“The important task rarely must be done today, or even this week. … But the urgent task calls for instant action. … The momentary appeal of these tasks seems irresistible and important, and they devour our energy. But in the light of time’s perspective, their deceptive prominence fades; with a sense of loss we recall the vital tasks we pushed aside. We realize we’ve become slaves to the tyranny of the urgent.” 1
A few months ago, on one of my presidential travels, I met a young hospitalist who was overwhelmed. Thirty-year-old Emily had finished her residency in a good program just six months before. She had been a good resident, even winning an award as Resident of the Year. She was married with a young child at home and had recently moved to a new city, which was about 500 miles from her and her husband’s families. Her husband was staying at home to care for their child. They had chosen to move to this city because of its ideal climate and abundance of outdoor activities. The city had several HM opportunities, and Emily had chosen the one with the largest, most mature program. Everything seemed perfect at the start of her new job, but within a few months, she was overwhelmed, which led her to thoughts of quitting or moving to a program across the city to improve her lot.
One could naturally think that this was just a hospitalist in transition, from residency to attending. She was dealing with a lot of professional and personal issues, and maybe she had just not found her groove yet. And this was certainly true. Professionally, she was dealing with about a 20-patient-a-day workload. She had volunteered for two hospital committees and was serving as a physician champion for a UTI bundle the hospital was rolling out. The program was not short-staffed, but it did foster a culture of finishing your work before going home, and Emily was consistently staying one or two hours beyond her eight- to 12-hour shifts.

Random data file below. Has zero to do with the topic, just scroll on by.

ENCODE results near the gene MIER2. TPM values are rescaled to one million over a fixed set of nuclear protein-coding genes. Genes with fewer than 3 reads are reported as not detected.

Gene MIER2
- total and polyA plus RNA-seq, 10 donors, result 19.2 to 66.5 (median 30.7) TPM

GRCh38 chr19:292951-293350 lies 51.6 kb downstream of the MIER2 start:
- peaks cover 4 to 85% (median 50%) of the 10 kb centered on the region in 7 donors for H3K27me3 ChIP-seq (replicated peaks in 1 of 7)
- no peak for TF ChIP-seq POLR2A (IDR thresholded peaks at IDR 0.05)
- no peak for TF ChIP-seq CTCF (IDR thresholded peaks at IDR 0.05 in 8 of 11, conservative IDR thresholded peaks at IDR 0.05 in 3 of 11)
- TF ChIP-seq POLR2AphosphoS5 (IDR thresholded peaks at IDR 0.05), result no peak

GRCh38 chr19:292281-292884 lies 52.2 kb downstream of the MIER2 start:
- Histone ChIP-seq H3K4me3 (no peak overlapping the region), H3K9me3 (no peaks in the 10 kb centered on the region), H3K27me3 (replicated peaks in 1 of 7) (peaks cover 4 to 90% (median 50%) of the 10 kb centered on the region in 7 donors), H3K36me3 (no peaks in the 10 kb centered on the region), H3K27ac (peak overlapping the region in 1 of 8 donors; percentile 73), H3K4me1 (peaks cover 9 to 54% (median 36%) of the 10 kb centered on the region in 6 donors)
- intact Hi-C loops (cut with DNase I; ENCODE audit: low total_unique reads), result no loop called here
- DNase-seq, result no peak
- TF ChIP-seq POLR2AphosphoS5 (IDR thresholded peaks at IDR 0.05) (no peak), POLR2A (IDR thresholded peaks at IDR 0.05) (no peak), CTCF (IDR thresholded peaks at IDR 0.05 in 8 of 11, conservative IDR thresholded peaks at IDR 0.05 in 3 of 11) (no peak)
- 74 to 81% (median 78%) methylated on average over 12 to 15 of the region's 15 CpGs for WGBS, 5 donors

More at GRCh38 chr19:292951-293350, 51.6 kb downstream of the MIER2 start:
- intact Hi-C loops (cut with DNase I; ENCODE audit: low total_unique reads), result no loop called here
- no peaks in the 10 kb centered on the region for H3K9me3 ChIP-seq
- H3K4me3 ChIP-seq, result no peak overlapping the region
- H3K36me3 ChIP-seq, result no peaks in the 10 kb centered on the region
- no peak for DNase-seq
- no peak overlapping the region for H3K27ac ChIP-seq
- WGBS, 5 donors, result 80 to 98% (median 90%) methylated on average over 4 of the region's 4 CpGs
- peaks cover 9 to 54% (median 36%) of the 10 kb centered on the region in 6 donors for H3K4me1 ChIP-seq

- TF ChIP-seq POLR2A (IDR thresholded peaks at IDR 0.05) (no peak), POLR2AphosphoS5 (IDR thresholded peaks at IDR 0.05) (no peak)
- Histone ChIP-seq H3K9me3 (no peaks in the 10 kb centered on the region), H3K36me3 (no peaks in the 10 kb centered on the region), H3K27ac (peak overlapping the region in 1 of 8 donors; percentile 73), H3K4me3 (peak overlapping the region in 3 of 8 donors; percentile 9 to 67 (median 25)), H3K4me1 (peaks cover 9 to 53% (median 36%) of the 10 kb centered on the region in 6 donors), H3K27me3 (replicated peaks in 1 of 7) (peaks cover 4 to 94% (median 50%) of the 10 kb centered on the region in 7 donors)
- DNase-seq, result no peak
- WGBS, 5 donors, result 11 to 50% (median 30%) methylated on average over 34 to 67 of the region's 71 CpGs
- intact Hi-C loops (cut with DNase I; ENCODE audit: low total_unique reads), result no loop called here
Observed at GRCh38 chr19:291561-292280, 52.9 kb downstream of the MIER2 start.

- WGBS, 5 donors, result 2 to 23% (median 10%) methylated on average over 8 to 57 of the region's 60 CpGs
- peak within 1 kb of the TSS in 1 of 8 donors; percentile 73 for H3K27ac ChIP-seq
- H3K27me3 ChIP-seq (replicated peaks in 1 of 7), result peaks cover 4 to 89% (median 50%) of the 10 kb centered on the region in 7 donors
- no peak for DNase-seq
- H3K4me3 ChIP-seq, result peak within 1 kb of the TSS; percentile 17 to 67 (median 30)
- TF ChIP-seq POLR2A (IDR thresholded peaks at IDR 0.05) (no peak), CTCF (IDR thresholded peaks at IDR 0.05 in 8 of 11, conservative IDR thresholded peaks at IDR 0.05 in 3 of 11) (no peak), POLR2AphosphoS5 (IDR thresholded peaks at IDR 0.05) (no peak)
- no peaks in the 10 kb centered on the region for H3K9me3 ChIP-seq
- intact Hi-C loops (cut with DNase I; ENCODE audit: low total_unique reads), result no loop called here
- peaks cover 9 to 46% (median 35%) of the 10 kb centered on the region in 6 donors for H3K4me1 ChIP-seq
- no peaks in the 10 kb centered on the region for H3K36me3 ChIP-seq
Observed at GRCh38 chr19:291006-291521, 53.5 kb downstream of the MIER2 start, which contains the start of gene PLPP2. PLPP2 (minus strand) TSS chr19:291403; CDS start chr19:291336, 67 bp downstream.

When I asked her about the specifics of her HM program, she had few complaints. The program had several night hospitalists, so she was grateful for the lack of night call. They also had fellows from an academic medical center helping with weekend admissions, so weekend call was once every six weeks. The monthly hours required by the program were reasonable. She got along with the group and hospital leadership; her salary was competitive and, in fact, guaranteed the first two years. At that time, she would graduate to a modified-productivity system based on a combination of work RVUs and quality metrics.
Yet Emily clearly was overwhelmed and contemplating a resignation.
As I talked with her, I started working through the differential diagnosis like any physician would. Knowing that the source of many hospitalist issues is the program itself, I worked through the various pillars of hospitalist satisfaction as demonstrated in SHM’s white paper on career satisfaction: reward/recognition, workload schedule, community/environment, and autonomy control.2 There seemed to be minor issues in some of the areas but nothing significant.
I then jumped to job fit and attempted to get a rough estimate of job control. Once again, minor issues. Emily did not appear to have a major disconnect between her desire for control and the control she currently had in her work.